Scholarship has reached a consensus that the Priestly authors placed Leviticus 16, the "day of atonement" or Scapegoat ritual, at the architectural center of the Torah. As the ritual that begins the year and purifies the cosmically central sanctuary, it also lies at the center of ritual space and time. And it has been widely noted that the ritual prescribed shares essential features with other ancient Near Eastern expiation rituals.
What has not been recognized is the politics this implies. Unlike almost every other known ancient Near Eastern expiation ritual, the day of atonement is not performed on behalf of a king, country, or medical patient, but on behalf of a collective: the people of Israel. Is it an accident, then, that the one other known ritual from the entire ancient Near East done on behalf of collective population groups was KTU 1.40, the most widely-used ritual at Ugarit? For Ugarit is home, not only to the first known literary use of the alphabet, but also to the world's first vernacular literature, designed to speak to a 'people' in their own language.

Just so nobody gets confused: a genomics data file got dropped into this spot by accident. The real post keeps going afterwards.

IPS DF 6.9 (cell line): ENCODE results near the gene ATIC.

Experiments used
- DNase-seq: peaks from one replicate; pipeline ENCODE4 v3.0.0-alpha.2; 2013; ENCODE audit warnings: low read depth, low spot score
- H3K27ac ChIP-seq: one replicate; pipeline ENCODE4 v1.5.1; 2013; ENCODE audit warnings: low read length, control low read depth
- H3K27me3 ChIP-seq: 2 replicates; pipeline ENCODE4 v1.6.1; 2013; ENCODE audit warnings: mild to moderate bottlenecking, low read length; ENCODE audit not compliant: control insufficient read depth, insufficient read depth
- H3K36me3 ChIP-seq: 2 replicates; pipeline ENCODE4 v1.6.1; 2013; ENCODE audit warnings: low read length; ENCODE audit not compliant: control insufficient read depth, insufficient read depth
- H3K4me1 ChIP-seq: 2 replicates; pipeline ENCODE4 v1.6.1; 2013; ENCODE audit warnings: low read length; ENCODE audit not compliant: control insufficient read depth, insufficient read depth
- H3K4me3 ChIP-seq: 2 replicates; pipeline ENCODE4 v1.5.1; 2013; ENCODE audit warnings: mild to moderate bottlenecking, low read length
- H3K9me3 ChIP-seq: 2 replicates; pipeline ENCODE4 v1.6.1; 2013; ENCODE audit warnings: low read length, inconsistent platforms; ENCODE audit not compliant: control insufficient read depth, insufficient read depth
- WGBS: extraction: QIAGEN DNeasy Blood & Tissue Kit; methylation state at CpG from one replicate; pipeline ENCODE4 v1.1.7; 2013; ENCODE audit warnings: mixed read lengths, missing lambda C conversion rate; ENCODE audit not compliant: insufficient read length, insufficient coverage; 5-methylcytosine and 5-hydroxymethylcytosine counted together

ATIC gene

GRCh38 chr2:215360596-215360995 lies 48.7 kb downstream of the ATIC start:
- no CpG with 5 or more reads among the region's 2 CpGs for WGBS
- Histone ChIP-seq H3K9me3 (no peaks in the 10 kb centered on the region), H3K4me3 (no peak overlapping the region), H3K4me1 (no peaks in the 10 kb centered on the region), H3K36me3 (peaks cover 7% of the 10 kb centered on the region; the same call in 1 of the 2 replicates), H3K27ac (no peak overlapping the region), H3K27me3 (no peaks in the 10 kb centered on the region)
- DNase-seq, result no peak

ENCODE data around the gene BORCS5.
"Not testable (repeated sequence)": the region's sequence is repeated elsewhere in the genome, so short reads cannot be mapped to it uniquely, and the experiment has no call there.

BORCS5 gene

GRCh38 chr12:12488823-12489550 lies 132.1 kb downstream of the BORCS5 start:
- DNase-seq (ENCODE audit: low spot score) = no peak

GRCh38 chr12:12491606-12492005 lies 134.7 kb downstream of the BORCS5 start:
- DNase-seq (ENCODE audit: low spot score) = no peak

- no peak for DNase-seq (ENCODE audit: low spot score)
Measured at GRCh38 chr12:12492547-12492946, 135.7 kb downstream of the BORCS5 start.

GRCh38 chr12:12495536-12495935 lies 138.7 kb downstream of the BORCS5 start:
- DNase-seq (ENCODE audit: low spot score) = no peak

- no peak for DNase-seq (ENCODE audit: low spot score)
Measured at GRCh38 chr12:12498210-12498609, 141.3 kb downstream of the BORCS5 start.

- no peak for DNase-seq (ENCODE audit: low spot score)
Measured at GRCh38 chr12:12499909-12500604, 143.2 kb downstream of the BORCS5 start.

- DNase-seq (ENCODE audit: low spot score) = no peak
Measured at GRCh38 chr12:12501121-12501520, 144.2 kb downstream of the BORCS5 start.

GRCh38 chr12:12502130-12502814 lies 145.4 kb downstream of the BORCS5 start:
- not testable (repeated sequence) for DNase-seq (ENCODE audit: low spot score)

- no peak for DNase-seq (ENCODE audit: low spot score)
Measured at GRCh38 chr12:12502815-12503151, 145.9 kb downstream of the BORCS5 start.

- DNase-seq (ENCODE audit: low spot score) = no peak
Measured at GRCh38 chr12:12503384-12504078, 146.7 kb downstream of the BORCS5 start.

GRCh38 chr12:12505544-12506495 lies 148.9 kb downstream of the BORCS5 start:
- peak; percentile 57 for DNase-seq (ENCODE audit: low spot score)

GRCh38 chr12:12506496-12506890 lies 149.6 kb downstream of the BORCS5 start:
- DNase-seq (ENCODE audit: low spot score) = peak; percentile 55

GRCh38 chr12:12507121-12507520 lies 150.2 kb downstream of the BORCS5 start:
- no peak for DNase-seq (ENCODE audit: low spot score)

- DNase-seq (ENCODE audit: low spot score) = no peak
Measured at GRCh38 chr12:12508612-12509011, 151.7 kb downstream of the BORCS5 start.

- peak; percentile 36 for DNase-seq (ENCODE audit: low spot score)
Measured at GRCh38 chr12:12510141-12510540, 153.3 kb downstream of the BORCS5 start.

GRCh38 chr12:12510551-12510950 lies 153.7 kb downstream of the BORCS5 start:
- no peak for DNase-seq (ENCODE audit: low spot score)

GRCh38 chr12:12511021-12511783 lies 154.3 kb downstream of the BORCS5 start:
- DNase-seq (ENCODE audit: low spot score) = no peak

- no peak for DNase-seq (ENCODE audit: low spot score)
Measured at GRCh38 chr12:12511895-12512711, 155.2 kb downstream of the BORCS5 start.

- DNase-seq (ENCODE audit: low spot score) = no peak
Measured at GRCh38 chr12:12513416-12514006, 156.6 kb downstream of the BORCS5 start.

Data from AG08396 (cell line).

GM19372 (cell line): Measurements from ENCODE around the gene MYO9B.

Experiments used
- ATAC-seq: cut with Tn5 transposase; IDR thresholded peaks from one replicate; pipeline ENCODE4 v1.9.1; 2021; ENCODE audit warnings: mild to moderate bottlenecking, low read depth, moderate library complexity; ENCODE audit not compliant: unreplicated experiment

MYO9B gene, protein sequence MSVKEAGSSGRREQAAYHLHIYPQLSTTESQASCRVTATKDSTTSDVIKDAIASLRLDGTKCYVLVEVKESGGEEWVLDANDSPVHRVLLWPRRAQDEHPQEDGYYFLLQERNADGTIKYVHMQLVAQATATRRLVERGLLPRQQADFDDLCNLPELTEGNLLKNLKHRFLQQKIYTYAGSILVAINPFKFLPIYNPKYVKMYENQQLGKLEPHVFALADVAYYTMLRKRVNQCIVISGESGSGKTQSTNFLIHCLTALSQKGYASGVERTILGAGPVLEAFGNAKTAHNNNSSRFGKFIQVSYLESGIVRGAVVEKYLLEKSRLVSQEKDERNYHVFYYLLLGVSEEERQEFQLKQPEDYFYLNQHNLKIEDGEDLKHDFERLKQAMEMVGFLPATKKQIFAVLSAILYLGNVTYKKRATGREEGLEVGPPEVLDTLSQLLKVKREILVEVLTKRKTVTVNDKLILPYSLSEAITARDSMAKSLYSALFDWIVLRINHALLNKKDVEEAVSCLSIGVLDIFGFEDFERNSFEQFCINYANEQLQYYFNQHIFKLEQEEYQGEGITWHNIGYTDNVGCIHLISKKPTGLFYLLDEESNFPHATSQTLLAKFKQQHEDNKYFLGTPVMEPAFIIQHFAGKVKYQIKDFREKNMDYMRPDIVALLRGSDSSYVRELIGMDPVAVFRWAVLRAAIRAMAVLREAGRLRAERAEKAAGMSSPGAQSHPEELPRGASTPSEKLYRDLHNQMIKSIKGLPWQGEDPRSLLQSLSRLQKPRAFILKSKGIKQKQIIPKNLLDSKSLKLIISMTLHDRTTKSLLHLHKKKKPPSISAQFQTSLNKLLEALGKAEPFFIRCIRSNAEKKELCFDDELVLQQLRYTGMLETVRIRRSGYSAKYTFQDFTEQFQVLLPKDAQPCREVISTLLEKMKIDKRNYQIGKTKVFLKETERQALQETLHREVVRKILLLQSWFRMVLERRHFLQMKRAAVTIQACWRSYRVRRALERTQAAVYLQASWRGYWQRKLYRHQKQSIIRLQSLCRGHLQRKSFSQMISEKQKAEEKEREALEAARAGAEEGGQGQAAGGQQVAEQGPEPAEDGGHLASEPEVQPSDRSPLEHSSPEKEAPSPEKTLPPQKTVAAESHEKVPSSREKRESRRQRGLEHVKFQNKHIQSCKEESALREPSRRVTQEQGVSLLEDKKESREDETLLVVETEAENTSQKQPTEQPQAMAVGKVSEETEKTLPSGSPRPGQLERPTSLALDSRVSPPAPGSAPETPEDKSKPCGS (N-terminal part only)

If this ritual connection between the world's first and second known vernacular literatures is not an accident, then we gain here an insight into the origins and development of a previously unrecognized but powerful West Semitic political theory, one that had its greatest impact in what Foucault was to call"Biblical History."
This is: 1) the expansion of an idea I published in Maarav 2004, "What was the alphabet for?" 2) A teaser for my forthcoming book, The Invention of Hebrew (Illinois, 2009), and 3) A paper I might give at this year's Society of Biblical Literature annual meeting in New Orleans.